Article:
Are you Savage, or a Gentleman?
savage gentleman quiz
savage gentleman quiz

Pretty sure one of the many things my wife finds attractive about me is when we go to a restaurant, and I’m able to pick a wine she’ll enjoy with her meal. Being able to navigate your way around a wine list is a lost art and a subtle display of manliness. Don’t be that guy that just passes the wine list off at a steakhouse, be the knowledgeable gentleman that can order a bottle of wine for the whole table. These basic wine pairing tips will have you wooing, impressing, and reinvigorating the lost art of wine pairing.

So what are the basics?

Everyone has heard the basic rule of wine pairing with meals. White meat equals white wine; red meat equals red wine. It goes deeper than just that specific rule. Did you know the dryness of the wine can intensify the flavor of your steak? Yeah, it’s a thing.

The factors that I look at when pairing wines with my meals are simple to understand:  1) white meat, red meat, or fish; 2) Juicy or dry dish; 3) is my meal spicy or not?. We’ll get into these further, but each of these play a role in my decision when it comes to wine at dinner.

The final factor is whether or not I’m even pairing the wine with a dish, or if I’m just drinking it. For example after-dinner wines, or what I call “porch wines.” Yeah, guys, there is a wine for everything.

Wine Pairing for the Dish

dinner on a table with wine
Wine pairing to a dish can enhance the flavor of both the dish and the wine.

Selecting a wine with a dish can make or break the entire meal. It’s a finicky balance between the natural attributes of the dish, mixed with the natural attributes of the wine. The white equals white and red equals red, which is good to fall back on, just limits the possibilities you can create with a dish.

Typically, wines pair better by the color on the plate. White’s pair better with chicken, turkey, and white fish. Red’s pair better with steaks, red sauce pasta’s, and red meat fish. It’s a basic understanding of how wine’s compliment the flavors on your plate. If you take anything away from this article, it should be this “golden rule” of wine pairing.


For a great pairing no matter what, try pairing a Chardonnay with chicken and white sauce pasta dishes and a Merlot with steaks and red sauce pasta.

Juicy vs. Dry

Chicken dish served with white wine.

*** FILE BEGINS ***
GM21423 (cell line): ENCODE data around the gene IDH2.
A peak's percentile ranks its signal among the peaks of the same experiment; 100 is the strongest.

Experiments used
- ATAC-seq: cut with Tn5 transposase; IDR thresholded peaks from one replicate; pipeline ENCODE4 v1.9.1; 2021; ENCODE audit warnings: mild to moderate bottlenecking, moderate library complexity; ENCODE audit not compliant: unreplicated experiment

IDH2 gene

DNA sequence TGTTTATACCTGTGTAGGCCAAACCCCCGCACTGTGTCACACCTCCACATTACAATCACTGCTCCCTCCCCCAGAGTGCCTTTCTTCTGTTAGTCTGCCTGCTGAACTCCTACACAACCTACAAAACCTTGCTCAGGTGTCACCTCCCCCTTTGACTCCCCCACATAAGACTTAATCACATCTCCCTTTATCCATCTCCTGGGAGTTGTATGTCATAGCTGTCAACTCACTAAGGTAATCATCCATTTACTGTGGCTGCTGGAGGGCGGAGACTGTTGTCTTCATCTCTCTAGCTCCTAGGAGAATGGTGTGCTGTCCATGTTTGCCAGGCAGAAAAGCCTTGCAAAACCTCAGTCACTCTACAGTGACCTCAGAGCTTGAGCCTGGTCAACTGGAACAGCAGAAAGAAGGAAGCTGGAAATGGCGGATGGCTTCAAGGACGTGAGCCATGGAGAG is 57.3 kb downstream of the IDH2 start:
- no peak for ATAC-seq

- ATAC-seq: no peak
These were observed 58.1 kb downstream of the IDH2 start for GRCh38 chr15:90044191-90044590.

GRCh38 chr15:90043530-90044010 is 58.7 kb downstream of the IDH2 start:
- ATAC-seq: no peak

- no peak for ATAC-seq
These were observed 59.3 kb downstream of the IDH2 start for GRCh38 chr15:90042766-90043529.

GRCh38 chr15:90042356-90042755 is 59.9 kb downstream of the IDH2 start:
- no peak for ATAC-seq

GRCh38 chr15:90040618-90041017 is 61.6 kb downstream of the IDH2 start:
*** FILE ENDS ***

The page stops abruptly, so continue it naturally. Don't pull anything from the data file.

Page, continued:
Proper wine selection at dinner will not only enhance the flavor of the meal but compliment the texture too.

This is where wine pairings can seem a bit intimidating. It goes down to as simple as a dry dish, or juicy dish. Don’t get too wrapped into the golden rule either, more on that later. A basic rule of thumb for this factor, juicy means order dry wines, and dry dishes means order sweet wines.

Dry wines, with the higher acidity levels, help compliment the mouthwatering flavors of dishes such as steak. Just like sweet wines help enhance the flavors of dryer dishes to include white fish and chicken. Want to impress some folks? Try pairing white wine with a steak, and red wine with chicken. Want advice? Pair an oaked Chardonnay (one that has been aged in oak barrels) with a steak, or a Chenin Blanc. Pair a Pinot Noir with chicken when pairing red wine with white meat.

Hot or Not

stacked wine barrels.
With so many types of wines, it’s hard to choose wrong if you know what you’re doing.

The spiciness is another factor I consider when pairing wines. While you are more likely to drink a beer with Mexican dishes or buffalo wings, wines can accentuate dishes such as these. When pairing wines based off of the flavor of the meal, I look at the flavor of the wine.

Spicy pairs well with refreshing wines. The best way for me to describe a refreshing wine is one like a Gewurztraminer, one that has a mineral and floral taste and light acidity. Stay away from the high acidity, high alcohol content wines when it comes to spice. Stick to the floral, mineral, light spice notes wines such as Gewurztraminer, or Gruner Veltliner.

Not a spicy dish? Don’t worry about it, just match the wine to the texture of the dish. To accentuate non-spicy dishes, think of wines that accentuate main flavors of your dish. Good steaks are seasoned with only salt and pepper, pick a wine with spicy or black pepper notes. Chicken and fish dishes normally have acidic flavorings like lemon, so pick something with a bit lower acidity and fruity notes.

*For a steak dinner, you can never go wrong with a dry red wine like Merlot, or Cabernet Sauvignon. For Chicken, an easy wine to pick is a Riesling or Chardonnay.

Instead of opting for a PBR with dinner without even looking at the wine list, take these basic tips and impress your next date by picking a bottle for the both of you. It may seem snobbish to you but, with a basic understanding of how wine works with food and some humility, it’s a small gesture of class. Let’s be honest, the 2018 man is lacking in that subject, but that is why MING is here to help you.





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